While Gerry Stanek’s first book, a collection of short stories called They Came Here Looking For Light: The Plattsville Stories, was well-written, but dark, his second is a light, coming-of-age gem set in the 1970s in northern Cambria County.

Loud and Sure of Myself tells the story of a young boy raised in a Catholic family surrounded by Nicktown neighbors who looked out for one another. It’s Stanek’s own story and locals will identify with much in this delightful little book.

“I think my second book might be closer to what you expected from the first,” he wrote by way of introduction to the book. “(It’s) a fun and affectionate look at Coal Country and Western PA in the 1970s.

“It’s also geared toward the America that I miss, at a time when important ideals seem so precarious.”

Perhaps viewing the world through the today’s prism helped the author recognize the beauty in the simple life he enjoyed as a boy.

Stanek has a poetic gift for writing in a way that places you in the moment. Readers will find themselves searching for arrowheads and chasing down “escaped convicts” hiding in the scarred hills left behind by strip mining.

Eventually, the convicts are found and suitably punished. “We walked home slowly, then, the entire group, intent on a cool glass of water or, on better days, some grape Kool-Aid that waited in somebody’s refrigerator,” Stanek writes.

“We played baseball and football, war and hide-and-seek. Our bicycles were overworked, our sneakers and jeans threadbare and dirty. We were dirty. My mom used iron-on patches to repair the jeans. And once a year we got new sneakers.”

Wiffle ball in the back yard often included the use of “invisible” runners.

“We lived and died with the Pittsburgh Pirates, and we wanted to be them in our backyard games.” he writes. “‘I’m the Pirates today. I called it!’ And then we could move through the lineup – we knew it by heart – with all the play-by-play action, since our games had announcers, too. It was as if Bob Prince was there in our yard: ‘Willie Stargell steps to the plate. He homered last inning and drove in three runs.’ Or ‘Steve Blass is on the mound. Don’t forget he threw a no-hitter last week, and today we’ll see if there’s a repeat performance in that right arm.’”

Stanek’s formal education began at  St. Stanislaus School in Barnesboro, where he met the kid who would be his best friend for life, Charlie Farabaugh.

The two got into many adventures together – to the dismay of the nuns trying to educate them.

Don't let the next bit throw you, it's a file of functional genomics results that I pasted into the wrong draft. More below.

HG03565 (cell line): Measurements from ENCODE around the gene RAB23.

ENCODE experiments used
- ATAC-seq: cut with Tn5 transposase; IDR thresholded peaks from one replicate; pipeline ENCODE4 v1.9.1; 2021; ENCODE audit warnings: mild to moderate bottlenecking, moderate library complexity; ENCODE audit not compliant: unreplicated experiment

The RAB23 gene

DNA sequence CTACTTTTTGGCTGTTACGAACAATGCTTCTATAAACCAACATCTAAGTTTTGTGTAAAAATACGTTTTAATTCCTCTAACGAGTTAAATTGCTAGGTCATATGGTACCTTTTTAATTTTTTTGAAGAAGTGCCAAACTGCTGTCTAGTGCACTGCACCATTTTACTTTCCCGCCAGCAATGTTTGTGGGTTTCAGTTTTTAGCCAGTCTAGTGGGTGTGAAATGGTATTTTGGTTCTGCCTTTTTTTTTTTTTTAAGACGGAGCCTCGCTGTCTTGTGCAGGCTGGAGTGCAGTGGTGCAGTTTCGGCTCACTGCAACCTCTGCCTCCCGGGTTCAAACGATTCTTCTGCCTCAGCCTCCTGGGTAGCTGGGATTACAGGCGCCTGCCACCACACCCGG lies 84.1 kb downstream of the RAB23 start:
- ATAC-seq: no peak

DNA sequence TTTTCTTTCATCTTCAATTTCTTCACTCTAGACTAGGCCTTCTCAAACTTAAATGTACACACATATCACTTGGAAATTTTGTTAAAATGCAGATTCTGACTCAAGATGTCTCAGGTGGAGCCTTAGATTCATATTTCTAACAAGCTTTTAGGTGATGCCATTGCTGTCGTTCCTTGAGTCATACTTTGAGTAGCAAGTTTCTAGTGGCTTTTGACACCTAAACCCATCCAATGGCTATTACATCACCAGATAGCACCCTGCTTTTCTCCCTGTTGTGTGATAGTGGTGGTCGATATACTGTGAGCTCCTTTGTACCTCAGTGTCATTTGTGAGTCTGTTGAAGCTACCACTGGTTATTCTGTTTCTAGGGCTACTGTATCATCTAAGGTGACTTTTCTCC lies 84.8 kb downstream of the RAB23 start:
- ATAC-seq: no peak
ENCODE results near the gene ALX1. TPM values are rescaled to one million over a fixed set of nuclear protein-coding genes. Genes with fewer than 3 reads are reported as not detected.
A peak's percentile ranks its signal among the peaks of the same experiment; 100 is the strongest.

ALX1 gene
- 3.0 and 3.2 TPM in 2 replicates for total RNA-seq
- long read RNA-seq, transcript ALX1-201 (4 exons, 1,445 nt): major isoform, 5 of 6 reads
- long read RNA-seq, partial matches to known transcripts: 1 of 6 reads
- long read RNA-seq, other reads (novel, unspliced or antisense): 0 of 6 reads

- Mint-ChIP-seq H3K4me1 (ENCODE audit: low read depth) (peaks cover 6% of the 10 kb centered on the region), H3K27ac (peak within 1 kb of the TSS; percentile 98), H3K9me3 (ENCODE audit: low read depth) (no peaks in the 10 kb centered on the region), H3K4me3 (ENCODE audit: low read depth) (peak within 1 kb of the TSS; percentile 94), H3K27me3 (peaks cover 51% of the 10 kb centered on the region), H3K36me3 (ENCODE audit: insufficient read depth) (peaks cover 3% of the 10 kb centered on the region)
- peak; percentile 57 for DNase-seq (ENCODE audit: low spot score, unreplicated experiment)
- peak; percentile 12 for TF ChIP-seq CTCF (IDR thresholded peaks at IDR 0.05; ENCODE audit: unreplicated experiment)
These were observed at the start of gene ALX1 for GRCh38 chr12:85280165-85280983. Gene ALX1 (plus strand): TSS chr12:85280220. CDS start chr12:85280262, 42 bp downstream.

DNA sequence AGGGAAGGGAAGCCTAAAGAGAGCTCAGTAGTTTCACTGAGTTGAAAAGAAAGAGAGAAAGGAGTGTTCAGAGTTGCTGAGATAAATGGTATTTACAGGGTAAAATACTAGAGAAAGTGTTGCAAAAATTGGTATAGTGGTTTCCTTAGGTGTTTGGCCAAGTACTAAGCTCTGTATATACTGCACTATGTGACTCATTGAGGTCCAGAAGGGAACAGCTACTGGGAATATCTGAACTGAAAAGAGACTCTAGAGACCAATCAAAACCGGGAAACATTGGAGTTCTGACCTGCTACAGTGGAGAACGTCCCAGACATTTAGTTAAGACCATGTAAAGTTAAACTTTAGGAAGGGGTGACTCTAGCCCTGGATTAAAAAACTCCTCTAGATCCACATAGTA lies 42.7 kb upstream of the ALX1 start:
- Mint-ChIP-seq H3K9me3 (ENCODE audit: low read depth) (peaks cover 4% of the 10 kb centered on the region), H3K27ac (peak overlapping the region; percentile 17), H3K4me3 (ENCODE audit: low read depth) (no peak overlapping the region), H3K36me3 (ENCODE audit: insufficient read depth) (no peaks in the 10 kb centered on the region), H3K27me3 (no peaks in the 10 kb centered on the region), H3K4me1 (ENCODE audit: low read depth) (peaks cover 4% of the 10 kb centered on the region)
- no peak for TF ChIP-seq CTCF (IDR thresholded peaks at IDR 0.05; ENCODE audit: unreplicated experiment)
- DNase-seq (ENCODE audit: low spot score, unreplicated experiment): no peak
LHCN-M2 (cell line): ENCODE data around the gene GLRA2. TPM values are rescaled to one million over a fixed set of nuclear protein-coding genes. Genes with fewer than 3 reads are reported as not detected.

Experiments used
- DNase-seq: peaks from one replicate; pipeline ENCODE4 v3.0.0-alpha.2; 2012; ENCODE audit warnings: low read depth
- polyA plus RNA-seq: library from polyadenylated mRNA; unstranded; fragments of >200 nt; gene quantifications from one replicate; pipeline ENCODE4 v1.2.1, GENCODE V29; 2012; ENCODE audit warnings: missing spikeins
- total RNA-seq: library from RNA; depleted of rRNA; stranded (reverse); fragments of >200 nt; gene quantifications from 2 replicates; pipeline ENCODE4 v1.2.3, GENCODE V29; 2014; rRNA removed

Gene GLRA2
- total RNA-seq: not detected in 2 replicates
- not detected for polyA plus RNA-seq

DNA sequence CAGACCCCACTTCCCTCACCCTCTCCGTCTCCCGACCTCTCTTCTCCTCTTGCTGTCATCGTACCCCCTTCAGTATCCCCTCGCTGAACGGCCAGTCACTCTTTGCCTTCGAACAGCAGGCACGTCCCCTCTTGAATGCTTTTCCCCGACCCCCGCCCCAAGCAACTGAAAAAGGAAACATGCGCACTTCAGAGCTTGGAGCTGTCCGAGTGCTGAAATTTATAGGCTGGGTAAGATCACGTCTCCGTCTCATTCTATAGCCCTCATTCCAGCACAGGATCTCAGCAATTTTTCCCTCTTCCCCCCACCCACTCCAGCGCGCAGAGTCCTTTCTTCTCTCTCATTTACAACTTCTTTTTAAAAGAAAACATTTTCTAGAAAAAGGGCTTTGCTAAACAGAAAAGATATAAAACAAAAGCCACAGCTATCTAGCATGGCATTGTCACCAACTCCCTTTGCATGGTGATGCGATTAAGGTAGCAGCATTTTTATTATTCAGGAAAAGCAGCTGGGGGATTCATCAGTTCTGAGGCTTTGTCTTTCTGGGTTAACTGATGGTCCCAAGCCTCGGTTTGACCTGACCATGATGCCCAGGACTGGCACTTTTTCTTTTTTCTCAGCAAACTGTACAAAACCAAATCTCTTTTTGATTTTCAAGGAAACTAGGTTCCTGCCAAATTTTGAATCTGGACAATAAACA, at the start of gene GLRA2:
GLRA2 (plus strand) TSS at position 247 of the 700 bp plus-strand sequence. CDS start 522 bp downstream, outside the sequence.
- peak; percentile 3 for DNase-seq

In their teen years, they started a band and music became more important than making mischief – although they still managed to have fun every chance they got.

After high school graduation, Stanek got a job at Bill Bland’s WNCC in Barnesboro where “the deejays filled the time between records with localized public service announcements – church  dinners, pierogi sales, blood drives, firehouse raffles, fish fries, and dances … Coal Country stuff for Coal Country people.

“At 6 a.m., even before the first newscast, a local member of the clergy was given time for morning devotions – five solid minutes for God and his preachers. Only then could the broadcast day begin. WNCC’s morning rush was as much a part of waking up as the smell of coffee in the kitchen.

“At 9 o’clock each weekday morning, Dial ‘n Deal hit the airwaves. In those early days, Johnny Dial was the host. The premise of Dial ‘n Deal was simple: an opportunity to buy, sell, rent, trade or lease…private individuals only, please. Want ads on the air.”

Stanek eventually left the radio station to pursue a career as a musician. He made his way to New York City where he became a member of a band called The Lost. The group toured and opened for some well-known acts.

He had great times and made memories, but the one that stuck out the most was spotting his supportive father in the crowd at one concert. His father passed away in 2012, but it’s probably safe to assume he’d still be proud of his youngest son and the little book he wrote.  

Loud and Sure of Myself is published by Bituminous Press and is available online through Barnes & Noble and Amazon.com.

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